How many times am I allowed to sigh in a review and still be considered useful? The episode seems dated by today's standards, at best. At worst, this is campy '60s throwback science fiction and it doesn't take any serious analysis of the Star Trek franchise to suggest that Roddenberry is letting the mandates of the time alter his message in the most foolish possible way. "The Omega Glory" could have worked for virtually any other science fiction series, but not "Star Trek." Why?

Star Trek, despite two episodes that mildly contradict the other seventy-seven, features a crew that works as a military-organized collective in space. Kirk, Spock, and everyone else on the Enterprise, do not get paid, they are not motivated by greed. All they need (food, clothing, shelter, stimulation) is provided freely to them and in exchange, they give an honest day's work in the pursuit of furthering the knowledge of the Federation. They might not be Communist, but they're easily Socialist and a far cry from capitalist. So the idea that Kirk and his crew would empathize more with the barbaric Yangs as opposed to the Kohms is purely a construct of the time and a weird form of redbaiting.

Fortunately, Kirk's official position is to try to stay neutral and simply avoid being repeatedly captured. Unfortunately for him, he's trapped in an episode that offers him no room for growth and he is overshadowed at every turn by the kind of crazy Captain Tracey.

Tracey is played by Morgan Woodward, who played Dr. Simon Van Gelder back in the first season's "Dagger Of The Mind" (click here for that review!). It's nice to see Woodward back in Star Trek, though one wonders if it's in his contract that he is obligated to look sweaty and bug out his eyes once per performance. Seriously, though, he is a delightful actor and in this role he is able to present himself (initially) as an articulate character that gives us the sense that he could actually have been a starship captain before going over to the dark side. He is able to keep his performance tight as a man keeping a secret and there are moments in the episode where he masterfully insinuates - with just his eyes - that his character is thinking and scheming. He's great.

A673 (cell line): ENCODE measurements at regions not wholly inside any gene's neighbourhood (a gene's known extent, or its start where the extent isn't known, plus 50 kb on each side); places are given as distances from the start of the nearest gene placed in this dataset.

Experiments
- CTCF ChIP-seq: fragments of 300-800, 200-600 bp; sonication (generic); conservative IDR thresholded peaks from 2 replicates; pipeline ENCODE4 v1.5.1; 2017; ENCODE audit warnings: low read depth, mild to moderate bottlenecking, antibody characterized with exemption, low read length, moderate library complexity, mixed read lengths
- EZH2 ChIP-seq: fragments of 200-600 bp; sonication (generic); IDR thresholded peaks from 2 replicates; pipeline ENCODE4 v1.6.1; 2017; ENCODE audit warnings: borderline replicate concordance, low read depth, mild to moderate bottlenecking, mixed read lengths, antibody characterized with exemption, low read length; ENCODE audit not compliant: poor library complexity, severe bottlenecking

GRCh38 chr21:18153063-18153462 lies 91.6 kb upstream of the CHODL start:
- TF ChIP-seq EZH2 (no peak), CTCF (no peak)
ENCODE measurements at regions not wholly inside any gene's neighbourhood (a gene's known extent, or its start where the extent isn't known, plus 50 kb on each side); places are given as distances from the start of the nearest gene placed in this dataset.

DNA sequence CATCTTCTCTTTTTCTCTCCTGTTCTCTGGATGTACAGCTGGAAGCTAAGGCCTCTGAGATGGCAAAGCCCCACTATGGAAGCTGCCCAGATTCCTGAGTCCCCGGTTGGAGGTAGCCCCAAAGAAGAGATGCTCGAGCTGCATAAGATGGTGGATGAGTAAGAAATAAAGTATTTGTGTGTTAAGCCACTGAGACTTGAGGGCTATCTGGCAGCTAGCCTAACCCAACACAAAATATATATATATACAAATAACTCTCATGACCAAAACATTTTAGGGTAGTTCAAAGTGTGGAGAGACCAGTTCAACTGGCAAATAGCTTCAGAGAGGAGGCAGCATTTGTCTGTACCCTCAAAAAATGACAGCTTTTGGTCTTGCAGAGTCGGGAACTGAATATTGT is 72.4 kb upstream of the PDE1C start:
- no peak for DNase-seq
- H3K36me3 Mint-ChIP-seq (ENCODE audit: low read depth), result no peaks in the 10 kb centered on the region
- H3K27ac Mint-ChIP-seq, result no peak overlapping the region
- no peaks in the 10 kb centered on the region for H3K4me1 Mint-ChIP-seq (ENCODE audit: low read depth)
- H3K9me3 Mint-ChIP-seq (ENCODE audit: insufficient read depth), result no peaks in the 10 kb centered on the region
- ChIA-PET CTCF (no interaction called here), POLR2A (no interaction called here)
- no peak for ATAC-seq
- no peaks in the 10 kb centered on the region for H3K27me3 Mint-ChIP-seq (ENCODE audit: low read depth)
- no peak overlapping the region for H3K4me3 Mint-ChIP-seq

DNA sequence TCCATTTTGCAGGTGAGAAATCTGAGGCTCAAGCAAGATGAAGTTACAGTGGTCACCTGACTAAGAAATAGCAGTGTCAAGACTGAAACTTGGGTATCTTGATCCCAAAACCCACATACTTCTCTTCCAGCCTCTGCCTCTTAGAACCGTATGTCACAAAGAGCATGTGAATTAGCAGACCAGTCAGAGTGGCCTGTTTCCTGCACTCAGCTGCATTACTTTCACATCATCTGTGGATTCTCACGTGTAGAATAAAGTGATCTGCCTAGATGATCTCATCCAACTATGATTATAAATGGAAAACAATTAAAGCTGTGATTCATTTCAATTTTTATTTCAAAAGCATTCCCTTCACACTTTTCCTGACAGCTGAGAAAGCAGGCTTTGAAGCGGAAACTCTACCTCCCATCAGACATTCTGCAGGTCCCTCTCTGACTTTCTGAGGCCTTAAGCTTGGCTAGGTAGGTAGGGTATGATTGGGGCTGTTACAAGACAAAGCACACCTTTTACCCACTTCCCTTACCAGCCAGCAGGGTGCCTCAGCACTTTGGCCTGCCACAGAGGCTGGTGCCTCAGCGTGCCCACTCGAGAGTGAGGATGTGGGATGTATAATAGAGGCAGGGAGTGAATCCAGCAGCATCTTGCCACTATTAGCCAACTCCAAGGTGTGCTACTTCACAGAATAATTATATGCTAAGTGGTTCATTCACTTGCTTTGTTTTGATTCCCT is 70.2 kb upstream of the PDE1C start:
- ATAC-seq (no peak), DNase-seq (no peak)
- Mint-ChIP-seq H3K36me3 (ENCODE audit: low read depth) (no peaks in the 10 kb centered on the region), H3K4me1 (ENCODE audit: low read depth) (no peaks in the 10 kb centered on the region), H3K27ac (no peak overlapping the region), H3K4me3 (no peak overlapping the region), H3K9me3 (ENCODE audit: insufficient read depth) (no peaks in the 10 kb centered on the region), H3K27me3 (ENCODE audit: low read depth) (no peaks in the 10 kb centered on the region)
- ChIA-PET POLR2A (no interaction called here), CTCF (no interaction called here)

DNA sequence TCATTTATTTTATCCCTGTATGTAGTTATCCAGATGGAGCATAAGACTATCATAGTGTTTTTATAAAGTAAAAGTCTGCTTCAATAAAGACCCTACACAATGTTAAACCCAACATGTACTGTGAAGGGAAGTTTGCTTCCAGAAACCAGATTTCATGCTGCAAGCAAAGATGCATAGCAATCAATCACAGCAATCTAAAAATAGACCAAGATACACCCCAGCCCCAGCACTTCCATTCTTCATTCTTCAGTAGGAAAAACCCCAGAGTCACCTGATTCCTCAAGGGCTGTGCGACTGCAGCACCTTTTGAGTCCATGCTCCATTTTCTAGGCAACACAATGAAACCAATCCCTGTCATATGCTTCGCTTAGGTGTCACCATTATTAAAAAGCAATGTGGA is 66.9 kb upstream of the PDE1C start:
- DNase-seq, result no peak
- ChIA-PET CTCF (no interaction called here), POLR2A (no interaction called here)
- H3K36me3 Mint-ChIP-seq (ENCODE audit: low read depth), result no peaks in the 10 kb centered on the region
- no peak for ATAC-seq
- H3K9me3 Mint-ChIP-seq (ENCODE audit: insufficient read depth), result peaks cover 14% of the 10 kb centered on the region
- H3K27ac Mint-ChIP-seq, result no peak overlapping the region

The other guest actors are just disappointing. Truth be told, actors like Roy Jenson and Irene Kelley, who play Cloud William and Sirah, respectively, are just given roles that are terrible on the page so they don't have much they can do to improve it with their execution. The result is a just plain painful to watch series of grunts and barbarian faces from them.

The main cast, especially William Shatner and Leonard Nimoy, trundle through the episode with a somewhat relaxed posture, barely hiding their indifference to the work. They seem bored by it, as if they had put together that they were doing the same thing over yet again! DeForest Kelley gives a mildly more energetic performance, though he is (as is frequent) utilized less as Dr. McCoy in this episode.

I suppose the episode might hold up for those who have never seen an . . . no, this episode does not hold up even for non-fans of Star Trek. Drama fans are likely to be caught off by the genre trappings and science fiction fans will find this an untenable waste of time. Were it not for Woodward's performance, I'd say this was a straight out "avoid it!"

[Knowing that VHS is essentially a dead medium, it's worth looking into Star Trek - The Complete Second Season on DVD, which is also a better economical choice than buying the VHS. Read my review of the second season by clicking here!


For other Star Trek reviews, please visit my index page by clicking here!

© 2010, 2007 W.L. Swarts. May not be reprinted without permission.